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The week ahead: US GDP; Apple, Tesla, Facebook results

Read our pick of the top stories to look out for this week (25-29 January), and view our key company earnings schedule.

Michael looks back at this week’s price action, and ahead to the US central bank rate meeting, US Q4 GDP and UK unemployment. He also previews the latest numbers from Apple, Facebook and Tesla, and analyses the key technical levels on the US dollar, GBP/USD, EUR/USD, plus the FTSE 100, S&P 500, Dax and Nasdaq.

UK ILO unemployment rate (November)

Tuesday: In the spending review announced in November, chancellor Rishi Sunak forecast that unemployment could peak in the second quarter of 2021 at 7.5%, and to that he said that he would put aside £3bn to deliver a new three-year restart programme to get the longer-term unemployed back into work. While this was well received at the time, along with the furlough scheme which was extended into April, it is likely to have come too late, given that a lot of employers decided to make a start on reducing headcount before the tighter lockdown measures were announced in November and December. 

With an economic reopening now put back even further, probably into Q2 of this year at the earliest, it is quite likely that further job losses will come in the weeks and months ahead, even if the government does come up with extra help in any March budget. The ILO measure of unemployment is expected to show an increase from the 4.9% level of October and move above 5% for the first time since April 2016, before the Brexit referendum. Monthly jobless claims, a more accurate reflection of the labour market, is expected to rise from 7.4% to 7.5%.

US consumer confidence (January)

Tuesday: The strong rebound in retail sales since the US came out of lockdown ran out of steam at the end of last year, as November and December saw sharp declines in US consumer spending. With virus cases rising, along with political uncertainty as President Trump did the equivalent of throwing his toys out of his pram at the election result, US retail spending has slowed sharply. This slowdown has also been showcased in slumping consumer confidence, which fell back to 88.6 in December, as consumers weighed up the loss of the $600 a week Cares Act payment that began at the end of July, with US lawmakers unable to agree on a replacement. While US lawmakers were able to eventually agree on a substitute to this payment, the ensuing uncertainty is still likely to act as a brake during January, especially given that virus cases and hospitalisations continue to rise, which means there could be further weakness.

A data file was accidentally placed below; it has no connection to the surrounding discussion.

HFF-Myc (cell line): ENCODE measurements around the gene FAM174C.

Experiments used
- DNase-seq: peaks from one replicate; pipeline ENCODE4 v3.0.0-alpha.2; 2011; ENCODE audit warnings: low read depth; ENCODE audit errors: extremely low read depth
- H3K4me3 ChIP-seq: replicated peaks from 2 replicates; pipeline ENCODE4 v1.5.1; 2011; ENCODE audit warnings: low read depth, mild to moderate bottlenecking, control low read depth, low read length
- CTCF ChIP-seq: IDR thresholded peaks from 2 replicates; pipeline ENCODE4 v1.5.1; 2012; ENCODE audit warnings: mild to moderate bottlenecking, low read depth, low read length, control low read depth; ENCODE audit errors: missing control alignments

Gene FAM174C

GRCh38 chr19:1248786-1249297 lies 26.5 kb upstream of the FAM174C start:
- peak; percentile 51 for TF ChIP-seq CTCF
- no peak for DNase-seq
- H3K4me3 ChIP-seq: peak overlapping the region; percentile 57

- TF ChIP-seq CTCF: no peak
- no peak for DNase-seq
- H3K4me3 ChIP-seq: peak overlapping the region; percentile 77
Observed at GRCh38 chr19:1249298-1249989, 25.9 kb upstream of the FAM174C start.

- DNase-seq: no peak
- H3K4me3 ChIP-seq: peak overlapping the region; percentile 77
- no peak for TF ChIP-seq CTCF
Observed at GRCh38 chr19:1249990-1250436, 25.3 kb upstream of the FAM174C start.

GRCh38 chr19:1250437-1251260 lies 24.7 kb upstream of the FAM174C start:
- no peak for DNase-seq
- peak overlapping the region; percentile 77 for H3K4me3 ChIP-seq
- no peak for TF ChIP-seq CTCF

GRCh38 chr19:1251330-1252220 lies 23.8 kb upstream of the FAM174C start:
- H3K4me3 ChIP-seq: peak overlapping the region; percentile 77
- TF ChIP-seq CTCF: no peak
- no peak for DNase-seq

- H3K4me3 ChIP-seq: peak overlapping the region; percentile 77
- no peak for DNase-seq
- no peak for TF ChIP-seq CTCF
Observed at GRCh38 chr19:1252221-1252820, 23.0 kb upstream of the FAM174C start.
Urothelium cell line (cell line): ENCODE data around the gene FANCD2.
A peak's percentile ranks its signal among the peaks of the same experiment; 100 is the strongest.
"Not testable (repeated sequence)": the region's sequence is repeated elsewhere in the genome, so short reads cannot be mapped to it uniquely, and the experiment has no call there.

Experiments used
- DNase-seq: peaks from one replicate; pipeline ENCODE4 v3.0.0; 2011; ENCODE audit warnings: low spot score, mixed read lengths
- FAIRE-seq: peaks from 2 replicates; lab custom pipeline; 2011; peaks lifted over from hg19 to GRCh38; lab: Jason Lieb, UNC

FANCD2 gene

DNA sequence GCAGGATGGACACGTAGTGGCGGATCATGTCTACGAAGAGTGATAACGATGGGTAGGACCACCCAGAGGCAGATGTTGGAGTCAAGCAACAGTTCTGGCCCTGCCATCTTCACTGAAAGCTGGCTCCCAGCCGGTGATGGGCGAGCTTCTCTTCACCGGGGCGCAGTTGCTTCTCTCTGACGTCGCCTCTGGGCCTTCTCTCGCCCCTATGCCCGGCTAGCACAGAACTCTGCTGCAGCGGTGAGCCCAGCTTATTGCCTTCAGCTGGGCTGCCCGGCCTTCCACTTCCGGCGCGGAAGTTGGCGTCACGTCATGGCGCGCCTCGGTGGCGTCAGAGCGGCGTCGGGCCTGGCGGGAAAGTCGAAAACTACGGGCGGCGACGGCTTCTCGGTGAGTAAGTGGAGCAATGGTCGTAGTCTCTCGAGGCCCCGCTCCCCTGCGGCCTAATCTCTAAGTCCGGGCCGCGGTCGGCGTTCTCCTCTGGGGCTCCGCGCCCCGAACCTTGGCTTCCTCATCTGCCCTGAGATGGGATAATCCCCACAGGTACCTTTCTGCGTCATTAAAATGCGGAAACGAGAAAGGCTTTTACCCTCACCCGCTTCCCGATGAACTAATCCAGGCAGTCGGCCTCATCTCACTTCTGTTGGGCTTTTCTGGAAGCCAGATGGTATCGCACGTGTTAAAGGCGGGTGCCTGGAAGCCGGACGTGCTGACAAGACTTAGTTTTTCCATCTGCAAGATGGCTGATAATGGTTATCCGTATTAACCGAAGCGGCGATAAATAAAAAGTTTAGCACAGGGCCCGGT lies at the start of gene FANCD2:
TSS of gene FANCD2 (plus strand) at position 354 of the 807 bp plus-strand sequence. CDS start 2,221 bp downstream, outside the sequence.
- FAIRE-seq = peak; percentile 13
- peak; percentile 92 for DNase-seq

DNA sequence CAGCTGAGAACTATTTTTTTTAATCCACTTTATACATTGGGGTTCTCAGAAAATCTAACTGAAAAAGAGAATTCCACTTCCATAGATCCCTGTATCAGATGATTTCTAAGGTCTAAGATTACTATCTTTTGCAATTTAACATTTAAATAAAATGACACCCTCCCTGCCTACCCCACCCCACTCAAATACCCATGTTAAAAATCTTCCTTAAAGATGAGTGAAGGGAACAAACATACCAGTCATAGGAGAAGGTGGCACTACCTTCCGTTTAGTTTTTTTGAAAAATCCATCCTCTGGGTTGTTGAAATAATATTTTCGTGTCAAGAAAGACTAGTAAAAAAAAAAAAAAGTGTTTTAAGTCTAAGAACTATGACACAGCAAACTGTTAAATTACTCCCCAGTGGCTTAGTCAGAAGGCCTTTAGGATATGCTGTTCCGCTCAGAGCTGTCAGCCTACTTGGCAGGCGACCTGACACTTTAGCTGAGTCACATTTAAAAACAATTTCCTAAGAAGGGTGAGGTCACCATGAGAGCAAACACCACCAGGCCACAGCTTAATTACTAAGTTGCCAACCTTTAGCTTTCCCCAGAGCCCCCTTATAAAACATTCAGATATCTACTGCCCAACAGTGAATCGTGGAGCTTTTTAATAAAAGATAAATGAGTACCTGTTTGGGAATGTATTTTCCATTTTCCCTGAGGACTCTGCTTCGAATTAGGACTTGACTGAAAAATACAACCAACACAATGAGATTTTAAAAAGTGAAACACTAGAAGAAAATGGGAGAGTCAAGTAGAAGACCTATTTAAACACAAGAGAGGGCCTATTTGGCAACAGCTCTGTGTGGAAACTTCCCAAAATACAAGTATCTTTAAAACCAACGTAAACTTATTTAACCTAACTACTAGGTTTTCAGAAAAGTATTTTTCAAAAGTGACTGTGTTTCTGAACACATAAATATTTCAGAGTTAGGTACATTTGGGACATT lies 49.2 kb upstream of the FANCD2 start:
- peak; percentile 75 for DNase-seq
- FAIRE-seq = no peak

Apple Q1 results

Wednesday: Last year was marked by the fragmented rollout of Apple’s new products ahead of what is usually its best quarter, as Thanksgiving and Christmas tend to generate the most product enthusiasm and upgrades. In September, Apple announced its new range, with a new iPad and Apple One subscription, which looks like an attempt to take on Amazon Prime. There was also a new Apple Watch 6 and fitness bundle, as Apple look to tap into the lucrative online fitness market with a Fitness Plus option, which connects to the Apple Watch and tailors virtual workouts to the user. The new iPhone 12 which was announced a month later in October was rather underwhelming, though we did finally get the long-awaited 5G model. 

Over the last 12 months, Apple services revenue has grown to the point that they make up a much greater proportion of its overall revenue, however it is still at heart a hardware provider, and while Apple TV+ is expected to see some gains against the likes of Netflix, Amazon Prime and Disney+, hardware sales still drive the company forward. Last year Apple posted record revenue and income for Q1 at $91.8bn and $22.2bn respectively, and with the company not providing guidance in its last set of numbers, results could fall significantly short of that this week. Profits are expected to come in at $1.40 a share.

Boeing Q4 results

Wednesday: Boeing shares have slowly started to recover from the March lows of 2020, and while the decision to restore the airworthiness certificate to the 737 Max aircraft is a notable success, getting people to fly on the aircraft is likely to be another story. The damage to the Boeing brand has been significant, with the manufacturer charged with criminal conspiracy and fined $2.5bn by the Department of Justice earlier this month. This stink is likely to linger, especially since the evidence pointed to the company “knowingly and wilfully” conspiring to defraud the US by obstructing the FAA from fully evaluating the aircraft.
In Q3 Boeing posted a fourth conservative quarterly loss of $1.39 a share, while announcing that another 7,000 jobs would be lost. By the end of this year Boeing aims to have cut headcount to 130k, a loss of 40k jobs since the beginning of 2020. The continued weak outlook for air travel is likely to push back any likelihood that Boeing will be cash flow positive this year, with the loss of over 400 net orders last year alone. Boeing already has more than 400 737 Max’s on the ground that have as yet not been handed over to customers. That’s a lot of storage and maintenance costs, always assuming they don’t get cancelled in the meantime.